Cirencester Scene June 2017

A Mother’s Lament – by Sophie Livingston


When worlds of fragrant washing lie

In crisply ironed piles and I,

frayed and steaming, start to peel

Potatoes for the evening meal

And Clem comes in and tells me she

Can only wear the Jack Wills T.

Which lies neglected on her floor

And throws a strop and slams the door


Then I wonder how it is

That I should be reduced

To this,

So menial self.

Who stole the needle witted girl?

And left behind someone so dull?


When garlic, lemon grass and ginger spill

From board to pan and fill the house

With warming scents,

And I calculate the time I need

To pick up Clem and then to feed

The family, then to drop off Bert

Who must go out, despite the rain,

And Bert says not this crap to eat again.


Then I wonder how it came

That I, who once dreamt of fame

Should shrink, to someone who

Walks the dog

And cleans the loo.


When stripes of newly Hoovered floor

Refresh the house and through the door

Comes Jo, who dumps his briefcase down and

Points out that the lights are on and prices up and can he have a cup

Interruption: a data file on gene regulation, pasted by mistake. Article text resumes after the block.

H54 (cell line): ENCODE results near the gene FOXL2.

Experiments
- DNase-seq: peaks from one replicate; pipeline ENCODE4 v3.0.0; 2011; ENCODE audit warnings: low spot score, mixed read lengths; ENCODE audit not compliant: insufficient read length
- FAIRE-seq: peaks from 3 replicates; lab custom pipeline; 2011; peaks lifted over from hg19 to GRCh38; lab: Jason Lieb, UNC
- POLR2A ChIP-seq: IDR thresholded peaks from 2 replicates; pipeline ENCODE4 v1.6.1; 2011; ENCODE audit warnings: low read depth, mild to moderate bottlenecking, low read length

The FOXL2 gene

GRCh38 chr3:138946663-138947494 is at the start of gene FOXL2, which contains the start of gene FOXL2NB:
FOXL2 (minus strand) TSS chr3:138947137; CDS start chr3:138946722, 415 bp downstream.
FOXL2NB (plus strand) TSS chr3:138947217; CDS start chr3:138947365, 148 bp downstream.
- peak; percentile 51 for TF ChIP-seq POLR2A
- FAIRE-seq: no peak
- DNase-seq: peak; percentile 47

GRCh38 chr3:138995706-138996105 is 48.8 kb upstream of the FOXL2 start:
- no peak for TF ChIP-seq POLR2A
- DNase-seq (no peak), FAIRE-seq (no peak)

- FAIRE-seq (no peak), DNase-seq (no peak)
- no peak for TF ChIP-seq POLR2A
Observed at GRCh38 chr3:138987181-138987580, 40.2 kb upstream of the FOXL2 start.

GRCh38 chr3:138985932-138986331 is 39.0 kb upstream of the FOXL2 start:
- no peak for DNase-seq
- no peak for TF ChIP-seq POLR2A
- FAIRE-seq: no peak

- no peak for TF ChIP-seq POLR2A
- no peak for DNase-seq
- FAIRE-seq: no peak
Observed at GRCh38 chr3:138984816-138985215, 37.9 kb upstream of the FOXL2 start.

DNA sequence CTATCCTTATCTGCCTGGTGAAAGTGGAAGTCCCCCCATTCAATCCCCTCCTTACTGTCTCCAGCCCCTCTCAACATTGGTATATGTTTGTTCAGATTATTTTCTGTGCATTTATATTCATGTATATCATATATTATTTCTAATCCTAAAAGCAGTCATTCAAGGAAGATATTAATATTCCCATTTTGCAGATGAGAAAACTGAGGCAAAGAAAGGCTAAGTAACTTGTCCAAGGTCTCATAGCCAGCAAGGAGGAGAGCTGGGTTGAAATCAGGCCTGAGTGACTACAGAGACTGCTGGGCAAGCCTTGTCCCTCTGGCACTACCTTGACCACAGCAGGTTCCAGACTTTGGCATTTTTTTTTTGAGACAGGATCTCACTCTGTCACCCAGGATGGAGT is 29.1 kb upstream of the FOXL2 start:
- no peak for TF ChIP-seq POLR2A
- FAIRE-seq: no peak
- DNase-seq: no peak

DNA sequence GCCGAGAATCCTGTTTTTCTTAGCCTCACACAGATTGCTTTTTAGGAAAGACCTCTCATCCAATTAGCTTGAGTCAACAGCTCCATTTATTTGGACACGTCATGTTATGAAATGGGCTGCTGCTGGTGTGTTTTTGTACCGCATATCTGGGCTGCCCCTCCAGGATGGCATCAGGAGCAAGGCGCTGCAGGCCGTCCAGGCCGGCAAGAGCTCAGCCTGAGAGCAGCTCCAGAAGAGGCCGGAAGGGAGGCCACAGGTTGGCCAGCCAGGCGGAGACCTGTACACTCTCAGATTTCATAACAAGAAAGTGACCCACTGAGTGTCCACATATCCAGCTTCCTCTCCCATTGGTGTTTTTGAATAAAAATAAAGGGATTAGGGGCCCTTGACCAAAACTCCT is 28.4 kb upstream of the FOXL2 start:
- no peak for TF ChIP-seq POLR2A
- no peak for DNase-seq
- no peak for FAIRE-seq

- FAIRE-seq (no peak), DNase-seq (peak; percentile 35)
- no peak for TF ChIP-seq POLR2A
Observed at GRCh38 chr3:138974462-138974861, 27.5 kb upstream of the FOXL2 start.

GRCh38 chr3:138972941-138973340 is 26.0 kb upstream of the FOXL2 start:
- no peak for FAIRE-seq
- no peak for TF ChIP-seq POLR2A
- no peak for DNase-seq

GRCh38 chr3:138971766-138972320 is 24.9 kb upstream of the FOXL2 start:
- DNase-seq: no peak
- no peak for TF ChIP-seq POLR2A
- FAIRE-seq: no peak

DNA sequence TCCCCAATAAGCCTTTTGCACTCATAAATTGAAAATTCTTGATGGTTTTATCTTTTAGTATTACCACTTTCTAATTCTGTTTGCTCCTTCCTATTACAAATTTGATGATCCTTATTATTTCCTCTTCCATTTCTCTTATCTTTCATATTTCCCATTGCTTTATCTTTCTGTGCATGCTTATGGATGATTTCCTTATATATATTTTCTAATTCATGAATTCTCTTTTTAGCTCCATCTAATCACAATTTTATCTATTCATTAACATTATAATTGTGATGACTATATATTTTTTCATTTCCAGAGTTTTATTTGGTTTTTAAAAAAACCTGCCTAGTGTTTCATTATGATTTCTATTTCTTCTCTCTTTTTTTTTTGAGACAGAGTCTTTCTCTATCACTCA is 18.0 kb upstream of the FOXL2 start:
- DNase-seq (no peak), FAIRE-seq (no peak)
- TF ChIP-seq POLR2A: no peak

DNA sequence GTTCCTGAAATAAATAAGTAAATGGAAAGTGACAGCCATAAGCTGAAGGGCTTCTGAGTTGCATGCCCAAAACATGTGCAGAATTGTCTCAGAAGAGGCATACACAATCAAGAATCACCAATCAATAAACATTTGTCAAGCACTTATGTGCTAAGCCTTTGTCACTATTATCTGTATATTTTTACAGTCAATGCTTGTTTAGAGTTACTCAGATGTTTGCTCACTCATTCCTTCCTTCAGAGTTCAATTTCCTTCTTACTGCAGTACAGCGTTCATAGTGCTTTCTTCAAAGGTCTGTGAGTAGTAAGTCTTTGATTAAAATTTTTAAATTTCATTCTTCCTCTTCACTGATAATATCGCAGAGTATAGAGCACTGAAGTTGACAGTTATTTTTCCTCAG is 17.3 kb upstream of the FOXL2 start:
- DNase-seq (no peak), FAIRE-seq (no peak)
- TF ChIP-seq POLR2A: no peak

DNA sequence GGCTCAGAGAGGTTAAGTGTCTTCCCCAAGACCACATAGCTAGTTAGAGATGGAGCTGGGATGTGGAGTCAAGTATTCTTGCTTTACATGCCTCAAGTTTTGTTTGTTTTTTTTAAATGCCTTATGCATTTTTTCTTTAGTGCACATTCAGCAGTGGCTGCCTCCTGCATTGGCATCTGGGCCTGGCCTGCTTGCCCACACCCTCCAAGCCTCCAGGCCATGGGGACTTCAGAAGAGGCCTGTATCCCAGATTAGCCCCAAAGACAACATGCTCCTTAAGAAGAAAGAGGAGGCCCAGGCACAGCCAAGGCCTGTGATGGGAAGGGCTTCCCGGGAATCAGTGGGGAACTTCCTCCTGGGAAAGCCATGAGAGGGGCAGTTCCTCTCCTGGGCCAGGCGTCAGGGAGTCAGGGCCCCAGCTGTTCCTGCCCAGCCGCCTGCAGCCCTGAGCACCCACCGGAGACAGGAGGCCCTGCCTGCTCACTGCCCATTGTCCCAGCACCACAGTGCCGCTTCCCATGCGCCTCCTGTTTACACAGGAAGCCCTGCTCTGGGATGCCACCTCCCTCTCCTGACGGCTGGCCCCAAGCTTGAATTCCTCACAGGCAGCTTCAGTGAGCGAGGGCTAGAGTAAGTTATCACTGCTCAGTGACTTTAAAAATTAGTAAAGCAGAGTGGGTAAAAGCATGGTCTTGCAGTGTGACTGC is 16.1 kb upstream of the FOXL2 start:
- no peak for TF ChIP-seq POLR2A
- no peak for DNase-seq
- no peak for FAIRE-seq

Of coffee, only there’s none left and when do I exactly plan

To do the weekly shop?

And talks of Osteopathy Today and why the children are so rude

And why we have no healthy food.


Then I think


I should

Have left with wilder lovers

Years ago and sailed the seas and pirate-free

Have plundered life and nurtured me

Yet there was once a moment


Lying froze between white sheets

I held my breath dared not disturb

The fragile, newborn universe

Two freshly laundered lives lay on my chest

And hands clutched hands and then I knew

The lark note of pure happiness.


It sings again from time to time

And lifts me free

From this domestic drudgery

And though some things are gone, some things are found

And some things can’t be measured with

Words like success and mostly live

In those eternal seconds when we love.